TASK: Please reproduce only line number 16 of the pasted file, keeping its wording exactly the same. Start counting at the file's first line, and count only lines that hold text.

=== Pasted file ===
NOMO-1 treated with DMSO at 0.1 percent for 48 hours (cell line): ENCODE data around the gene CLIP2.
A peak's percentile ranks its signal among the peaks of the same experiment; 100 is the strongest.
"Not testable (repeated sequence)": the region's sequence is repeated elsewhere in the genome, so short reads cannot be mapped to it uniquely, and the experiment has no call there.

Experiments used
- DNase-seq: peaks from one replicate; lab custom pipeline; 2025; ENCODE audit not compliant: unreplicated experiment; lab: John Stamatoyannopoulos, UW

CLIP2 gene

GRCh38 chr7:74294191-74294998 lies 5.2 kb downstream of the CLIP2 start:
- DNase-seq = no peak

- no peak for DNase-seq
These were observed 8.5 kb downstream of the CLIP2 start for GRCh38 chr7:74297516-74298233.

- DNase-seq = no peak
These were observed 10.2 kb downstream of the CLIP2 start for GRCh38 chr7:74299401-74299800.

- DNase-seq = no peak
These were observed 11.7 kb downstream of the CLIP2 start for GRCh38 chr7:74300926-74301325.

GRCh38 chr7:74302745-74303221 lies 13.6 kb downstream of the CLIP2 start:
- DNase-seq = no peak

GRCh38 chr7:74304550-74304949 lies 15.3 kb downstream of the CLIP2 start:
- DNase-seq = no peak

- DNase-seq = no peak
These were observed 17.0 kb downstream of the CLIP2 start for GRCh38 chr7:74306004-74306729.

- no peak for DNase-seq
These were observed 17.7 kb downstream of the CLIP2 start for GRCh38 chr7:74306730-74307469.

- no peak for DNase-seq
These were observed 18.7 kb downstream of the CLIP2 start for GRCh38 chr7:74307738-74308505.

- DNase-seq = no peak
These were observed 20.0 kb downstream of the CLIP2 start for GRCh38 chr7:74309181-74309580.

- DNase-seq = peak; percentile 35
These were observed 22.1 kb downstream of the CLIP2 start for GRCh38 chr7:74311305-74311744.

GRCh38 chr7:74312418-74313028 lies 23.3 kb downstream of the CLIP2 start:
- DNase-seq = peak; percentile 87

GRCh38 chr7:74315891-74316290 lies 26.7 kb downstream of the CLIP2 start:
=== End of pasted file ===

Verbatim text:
- DNase-seq = no peak